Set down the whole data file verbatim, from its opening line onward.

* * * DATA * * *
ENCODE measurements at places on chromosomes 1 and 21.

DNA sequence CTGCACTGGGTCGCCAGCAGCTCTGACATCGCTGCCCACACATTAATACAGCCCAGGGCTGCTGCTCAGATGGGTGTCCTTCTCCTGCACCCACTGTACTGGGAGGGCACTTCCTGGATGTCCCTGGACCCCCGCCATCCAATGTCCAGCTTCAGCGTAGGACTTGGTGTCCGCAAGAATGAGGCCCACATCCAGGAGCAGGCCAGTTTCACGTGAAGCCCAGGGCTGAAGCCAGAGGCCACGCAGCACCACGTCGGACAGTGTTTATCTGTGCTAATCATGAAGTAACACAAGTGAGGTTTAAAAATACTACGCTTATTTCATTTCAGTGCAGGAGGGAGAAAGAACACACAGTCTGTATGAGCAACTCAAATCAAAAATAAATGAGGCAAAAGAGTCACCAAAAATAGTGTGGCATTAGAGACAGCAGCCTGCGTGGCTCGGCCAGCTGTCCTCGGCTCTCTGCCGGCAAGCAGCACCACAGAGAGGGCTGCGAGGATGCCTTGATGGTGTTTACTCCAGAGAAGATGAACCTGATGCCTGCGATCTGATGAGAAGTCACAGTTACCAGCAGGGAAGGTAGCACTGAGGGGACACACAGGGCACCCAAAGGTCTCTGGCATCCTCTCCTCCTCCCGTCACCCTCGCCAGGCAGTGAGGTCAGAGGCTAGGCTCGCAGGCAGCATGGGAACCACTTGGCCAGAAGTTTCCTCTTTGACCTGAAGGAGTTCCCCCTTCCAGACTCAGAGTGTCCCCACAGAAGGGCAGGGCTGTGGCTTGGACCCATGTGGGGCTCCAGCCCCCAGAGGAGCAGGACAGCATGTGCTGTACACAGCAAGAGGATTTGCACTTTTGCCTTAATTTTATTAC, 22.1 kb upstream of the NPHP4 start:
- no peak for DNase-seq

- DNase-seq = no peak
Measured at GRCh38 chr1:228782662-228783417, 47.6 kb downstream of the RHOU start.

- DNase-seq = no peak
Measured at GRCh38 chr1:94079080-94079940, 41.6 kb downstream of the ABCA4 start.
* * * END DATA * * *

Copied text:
ENCODE measurements at places on chromosomes 1 and 21.

DNA sequence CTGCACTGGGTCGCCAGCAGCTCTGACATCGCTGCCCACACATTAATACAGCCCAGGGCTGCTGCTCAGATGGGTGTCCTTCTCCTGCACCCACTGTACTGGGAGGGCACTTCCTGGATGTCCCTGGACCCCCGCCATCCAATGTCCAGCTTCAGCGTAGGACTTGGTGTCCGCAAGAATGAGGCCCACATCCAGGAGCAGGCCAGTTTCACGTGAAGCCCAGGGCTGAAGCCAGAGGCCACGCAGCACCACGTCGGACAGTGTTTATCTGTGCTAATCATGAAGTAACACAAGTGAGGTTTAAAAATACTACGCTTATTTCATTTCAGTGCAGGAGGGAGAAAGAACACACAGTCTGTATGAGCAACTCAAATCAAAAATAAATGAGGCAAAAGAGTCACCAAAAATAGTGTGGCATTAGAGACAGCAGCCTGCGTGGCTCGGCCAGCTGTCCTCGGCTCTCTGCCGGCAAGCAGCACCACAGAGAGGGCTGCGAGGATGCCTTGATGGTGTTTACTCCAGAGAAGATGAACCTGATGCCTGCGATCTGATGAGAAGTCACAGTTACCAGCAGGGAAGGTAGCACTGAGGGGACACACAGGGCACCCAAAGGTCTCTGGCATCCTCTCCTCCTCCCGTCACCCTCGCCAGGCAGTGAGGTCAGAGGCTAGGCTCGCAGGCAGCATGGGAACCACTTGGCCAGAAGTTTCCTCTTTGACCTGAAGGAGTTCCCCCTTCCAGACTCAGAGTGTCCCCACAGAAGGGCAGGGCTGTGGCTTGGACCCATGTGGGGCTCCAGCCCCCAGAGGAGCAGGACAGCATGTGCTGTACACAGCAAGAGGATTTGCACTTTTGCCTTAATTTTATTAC, 22.1 kb upstream of the NPHP4 start:
- no peak for DNase-seq

- DNase-seq = no peak
Measured at GRCh38 chr1:228782662-228783417, 47.6 kb downstream of the RHOU start.

- DNase-seq = no peak
Measured at GRCh38 chr1:94079080-94079940, 41.6 kb downstream of the ABCA4 start.